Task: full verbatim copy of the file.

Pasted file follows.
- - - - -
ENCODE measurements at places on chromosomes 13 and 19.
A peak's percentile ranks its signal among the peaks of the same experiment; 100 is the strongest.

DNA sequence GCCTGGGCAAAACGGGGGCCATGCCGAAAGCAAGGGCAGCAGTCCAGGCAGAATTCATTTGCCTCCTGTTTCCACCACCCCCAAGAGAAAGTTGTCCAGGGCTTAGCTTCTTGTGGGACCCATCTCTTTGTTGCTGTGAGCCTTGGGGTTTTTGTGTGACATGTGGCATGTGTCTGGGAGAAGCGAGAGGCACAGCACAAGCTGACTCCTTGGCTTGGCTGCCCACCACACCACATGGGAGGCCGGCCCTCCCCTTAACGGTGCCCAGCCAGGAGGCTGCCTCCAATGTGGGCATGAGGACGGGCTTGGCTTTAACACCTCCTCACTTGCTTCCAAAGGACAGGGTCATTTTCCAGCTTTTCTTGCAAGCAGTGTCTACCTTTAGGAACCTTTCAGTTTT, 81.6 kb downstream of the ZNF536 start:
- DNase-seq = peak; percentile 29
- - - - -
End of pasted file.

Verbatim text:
ENCODE measurements at places on chromosomes 13 and 19.
A peak's percentile ranks its signal among the peaks of the same experiment; 100 is the strongest.

DNA sequence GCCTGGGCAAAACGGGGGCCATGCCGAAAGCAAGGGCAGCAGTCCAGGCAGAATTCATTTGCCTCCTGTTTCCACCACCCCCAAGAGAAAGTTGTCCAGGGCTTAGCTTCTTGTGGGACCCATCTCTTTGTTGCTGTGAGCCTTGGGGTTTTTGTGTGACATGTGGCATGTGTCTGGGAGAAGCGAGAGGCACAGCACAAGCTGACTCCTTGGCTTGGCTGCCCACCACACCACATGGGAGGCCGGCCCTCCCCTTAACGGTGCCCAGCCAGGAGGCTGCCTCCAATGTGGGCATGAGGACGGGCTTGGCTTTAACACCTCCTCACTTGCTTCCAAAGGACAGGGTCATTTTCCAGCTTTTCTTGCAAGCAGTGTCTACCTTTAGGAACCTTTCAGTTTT, 81.6 kb downstream of the ZNF536 start:
- DNase-seq = peak; percentile 29